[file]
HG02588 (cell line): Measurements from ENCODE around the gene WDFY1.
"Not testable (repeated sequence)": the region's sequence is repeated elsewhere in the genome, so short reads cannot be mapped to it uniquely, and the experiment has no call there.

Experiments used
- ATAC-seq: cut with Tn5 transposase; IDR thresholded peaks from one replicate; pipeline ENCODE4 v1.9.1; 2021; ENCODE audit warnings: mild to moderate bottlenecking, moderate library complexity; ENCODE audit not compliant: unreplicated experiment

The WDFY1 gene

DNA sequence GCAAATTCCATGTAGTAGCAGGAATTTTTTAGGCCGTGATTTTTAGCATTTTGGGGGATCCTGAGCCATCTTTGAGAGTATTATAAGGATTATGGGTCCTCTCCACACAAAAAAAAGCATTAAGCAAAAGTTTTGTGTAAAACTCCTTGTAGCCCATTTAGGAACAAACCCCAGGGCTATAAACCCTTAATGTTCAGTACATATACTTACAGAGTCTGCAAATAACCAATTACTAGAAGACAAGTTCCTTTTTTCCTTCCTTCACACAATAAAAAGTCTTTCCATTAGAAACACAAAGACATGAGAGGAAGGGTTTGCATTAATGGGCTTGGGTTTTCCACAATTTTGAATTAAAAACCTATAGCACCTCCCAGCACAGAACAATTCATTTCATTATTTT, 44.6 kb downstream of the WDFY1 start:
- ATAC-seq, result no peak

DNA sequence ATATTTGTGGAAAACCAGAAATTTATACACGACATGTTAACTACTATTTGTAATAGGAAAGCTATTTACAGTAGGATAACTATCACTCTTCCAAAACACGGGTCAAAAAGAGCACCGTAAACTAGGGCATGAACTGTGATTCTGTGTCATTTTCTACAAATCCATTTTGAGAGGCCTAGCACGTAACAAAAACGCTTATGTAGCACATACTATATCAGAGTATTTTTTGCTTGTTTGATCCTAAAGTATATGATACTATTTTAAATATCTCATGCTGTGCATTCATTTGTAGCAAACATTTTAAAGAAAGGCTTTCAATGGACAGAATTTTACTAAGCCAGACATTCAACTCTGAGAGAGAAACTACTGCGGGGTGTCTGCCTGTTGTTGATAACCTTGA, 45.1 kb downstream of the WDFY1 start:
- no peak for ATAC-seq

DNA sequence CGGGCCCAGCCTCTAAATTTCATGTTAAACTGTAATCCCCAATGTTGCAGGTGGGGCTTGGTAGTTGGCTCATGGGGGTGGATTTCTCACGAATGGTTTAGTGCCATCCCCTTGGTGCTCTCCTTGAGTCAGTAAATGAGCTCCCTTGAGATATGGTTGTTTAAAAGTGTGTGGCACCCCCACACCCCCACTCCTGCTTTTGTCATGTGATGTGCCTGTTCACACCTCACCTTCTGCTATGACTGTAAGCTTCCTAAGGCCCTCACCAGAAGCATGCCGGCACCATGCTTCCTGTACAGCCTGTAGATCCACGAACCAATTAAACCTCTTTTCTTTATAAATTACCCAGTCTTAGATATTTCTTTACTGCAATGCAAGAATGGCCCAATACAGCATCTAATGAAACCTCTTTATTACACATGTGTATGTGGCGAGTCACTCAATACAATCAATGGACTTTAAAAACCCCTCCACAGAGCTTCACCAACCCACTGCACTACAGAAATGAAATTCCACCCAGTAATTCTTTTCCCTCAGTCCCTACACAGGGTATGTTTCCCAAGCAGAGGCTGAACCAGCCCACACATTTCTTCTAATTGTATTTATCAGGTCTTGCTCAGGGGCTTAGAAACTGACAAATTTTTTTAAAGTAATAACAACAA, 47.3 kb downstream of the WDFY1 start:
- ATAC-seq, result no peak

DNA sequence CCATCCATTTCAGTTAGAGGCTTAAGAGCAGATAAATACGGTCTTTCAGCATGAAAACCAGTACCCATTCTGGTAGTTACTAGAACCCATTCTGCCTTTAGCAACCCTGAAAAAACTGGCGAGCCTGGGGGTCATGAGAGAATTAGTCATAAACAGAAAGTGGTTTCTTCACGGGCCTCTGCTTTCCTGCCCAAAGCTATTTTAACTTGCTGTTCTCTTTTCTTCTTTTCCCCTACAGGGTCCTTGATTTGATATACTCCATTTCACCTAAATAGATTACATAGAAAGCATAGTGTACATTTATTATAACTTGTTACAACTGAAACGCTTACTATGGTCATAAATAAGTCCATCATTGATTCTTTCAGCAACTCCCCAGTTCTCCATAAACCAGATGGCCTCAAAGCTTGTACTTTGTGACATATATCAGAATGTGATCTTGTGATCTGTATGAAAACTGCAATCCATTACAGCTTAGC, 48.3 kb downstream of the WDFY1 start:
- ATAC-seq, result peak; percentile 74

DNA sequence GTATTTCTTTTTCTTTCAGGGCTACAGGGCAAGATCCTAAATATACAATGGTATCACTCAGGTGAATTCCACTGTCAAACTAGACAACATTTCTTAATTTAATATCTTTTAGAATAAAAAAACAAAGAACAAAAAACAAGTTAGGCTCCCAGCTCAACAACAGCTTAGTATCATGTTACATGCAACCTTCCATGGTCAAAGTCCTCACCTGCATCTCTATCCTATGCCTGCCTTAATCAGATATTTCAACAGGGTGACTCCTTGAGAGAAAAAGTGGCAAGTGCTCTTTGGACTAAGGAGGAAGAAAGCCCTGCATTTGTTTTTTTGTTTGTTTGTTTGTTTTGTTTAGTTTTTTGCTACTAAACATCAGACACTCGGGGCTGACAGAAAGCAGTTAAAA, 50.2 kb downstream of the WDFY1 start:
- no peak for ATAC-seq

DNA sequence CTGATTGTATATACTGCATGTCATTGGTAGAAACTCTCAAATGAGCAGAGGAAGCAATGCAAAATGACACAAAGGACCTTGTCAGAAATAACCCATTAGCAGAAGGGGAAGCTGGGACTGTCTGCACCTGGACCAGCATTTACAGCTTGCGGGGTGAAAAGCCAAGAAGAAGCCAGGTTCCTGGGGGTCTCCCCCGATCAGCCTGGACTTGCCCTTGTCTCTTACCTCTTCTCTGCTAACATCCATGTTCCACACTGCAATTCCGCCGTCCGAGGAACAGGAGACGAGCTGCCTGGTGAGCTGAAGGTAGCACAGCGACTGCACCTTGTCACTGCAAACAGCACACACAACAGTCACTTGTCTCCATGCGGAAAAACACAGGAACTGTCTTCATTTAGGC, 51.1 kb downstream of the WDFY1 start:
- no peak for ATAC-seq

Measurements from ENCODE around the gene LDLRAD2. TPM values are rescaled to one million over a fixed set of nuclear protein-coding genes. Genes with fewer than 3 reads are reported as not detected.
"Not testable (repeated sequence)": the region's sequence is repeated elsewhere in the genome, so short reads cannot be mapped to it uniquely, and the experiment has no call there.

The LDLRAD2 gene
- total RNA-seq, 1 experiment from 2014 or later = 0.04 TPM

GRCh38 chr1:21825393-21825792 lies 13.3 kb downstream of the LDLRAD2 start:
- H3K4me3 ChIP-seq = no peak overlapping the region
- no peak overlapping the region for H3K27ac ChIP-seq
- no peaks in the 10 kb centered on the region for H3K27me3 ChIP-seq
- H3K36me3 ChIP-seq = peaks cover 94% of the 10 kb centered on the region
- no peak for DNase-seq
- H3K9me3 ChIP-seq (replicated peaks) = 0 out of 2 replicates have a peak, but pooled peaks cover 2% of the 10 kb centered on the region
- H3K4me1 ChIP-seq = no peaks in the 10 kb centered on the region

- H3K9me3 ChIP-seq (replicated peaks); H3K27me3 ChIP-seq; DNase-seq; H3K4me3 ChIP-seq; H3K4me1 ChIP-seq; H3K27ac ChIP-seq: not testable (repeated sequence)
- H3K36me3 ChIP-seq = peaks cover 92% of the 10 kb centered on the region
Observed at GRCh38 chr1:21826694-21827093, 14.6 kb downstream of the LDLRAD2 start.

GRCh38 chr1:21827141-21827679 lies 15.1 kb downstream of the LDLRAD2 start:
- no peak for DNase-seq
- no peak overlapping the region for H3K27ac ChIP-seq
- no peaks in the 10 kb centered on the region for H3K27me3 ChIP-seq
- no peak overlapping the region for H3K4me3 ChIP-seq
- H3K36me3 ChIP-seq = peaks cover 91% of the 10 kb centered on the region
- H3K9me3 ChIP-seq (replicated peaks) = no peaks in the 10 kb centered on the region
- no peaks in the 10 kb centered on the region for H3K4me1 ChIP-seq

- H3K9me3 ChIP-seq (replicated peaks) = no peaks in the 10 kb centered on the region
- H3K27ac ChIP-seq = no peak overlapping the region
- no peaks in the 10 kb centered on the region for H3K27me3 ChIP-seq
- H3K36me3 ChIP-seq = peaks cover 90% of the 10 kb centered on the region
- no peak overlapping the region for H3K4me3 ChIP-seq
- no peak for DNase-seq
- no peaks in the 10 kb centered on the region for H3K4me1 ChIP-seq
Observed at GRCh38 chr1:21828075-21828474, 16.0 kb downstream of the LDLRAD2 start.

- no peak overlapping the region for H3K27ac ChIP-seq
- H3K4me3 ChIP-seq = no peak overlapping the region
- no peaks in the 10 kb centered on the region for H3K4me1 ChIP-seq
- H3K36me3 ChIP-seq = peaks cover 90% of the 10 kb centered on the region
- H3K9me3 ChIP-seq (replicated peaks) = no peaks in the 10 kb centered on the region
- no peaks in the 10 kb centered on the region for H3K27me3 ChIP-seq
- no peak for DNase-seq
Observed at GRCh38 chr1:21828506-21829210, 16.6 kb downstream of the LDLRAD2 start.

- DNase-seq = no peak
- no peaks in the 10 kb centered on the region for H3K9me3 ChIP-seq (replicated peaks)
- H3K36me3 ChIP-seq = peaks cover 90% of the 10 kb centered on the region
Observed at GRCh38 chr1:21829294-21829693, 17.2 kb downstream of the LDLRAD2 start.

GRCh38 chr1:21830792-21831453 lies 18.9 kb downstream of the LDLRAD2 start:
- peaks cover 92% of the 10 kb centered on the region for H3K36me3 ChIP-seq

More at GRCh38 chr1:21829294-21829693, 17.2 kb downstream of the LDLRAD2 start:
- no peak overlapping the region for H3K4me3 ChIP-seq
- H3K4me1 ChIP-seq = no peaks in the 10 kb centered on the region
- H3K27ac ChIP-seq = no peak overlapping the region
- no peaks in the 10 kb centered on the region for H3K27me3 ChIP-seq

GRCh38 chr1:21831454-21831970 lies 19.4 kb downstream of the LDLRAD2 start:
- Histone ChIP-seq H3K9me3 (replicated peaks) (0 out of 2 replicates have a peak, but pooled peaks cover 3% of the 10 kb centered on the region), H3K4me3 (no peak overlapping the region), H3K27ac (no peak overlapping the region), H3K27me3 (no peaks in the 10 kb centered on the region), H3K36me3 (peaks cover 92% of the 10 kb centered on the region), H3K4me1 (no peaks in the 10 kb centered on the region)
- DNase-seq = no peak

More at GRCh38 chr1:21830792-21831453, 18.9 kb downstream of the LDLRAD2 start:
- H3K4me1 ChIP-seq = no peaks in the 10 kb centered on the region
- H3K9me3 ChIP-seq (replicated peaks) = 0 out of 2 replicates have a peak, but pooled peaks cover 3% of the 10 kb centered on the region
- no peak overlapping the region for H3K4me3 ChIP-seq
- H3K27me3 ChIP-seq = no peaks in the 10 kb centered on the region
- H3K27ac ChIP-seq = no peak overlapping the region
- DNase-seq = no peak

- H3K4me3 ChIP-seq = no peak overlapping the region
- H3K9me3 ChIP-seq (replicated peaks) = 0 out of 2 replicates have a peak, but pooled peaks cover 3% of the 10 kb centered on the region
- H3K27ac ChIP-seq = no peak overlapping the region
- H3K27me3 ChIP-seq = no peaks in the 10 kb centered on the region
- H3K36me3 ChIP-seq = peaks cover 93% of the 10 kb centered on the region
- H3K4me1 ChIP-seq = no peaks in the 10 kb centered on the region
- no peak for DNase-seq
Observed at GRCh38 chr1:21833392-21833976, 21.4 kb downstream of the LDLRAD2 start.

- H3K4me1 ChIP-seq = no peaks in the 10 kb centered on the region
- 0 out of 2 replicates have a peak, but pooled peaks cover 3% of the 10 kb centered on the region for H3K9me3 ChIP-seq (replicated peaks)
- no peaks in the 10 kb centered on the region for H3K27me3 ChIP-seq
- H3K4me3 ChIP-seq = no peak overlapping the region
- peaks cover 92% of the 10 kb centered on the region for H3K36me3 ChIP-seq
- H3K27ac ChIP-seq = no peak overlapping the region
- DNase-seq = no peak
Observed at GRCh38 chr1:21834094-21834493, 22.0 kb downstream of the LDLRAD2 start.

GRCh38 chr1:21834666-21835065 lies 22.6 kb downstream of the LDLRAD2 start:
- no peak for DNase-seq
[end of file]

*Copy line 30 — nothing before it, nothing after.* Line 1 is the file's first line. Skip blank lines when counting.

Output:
- H3K9me3 ChIP-seq (replicated peaks); H3K27me3 ChIP-seq; DNase-seq; H3K4me3 ChIP-seq; H3K4me1 ChIP-seq; H3K27ac ChIP-seq: not testable (repeated sequence)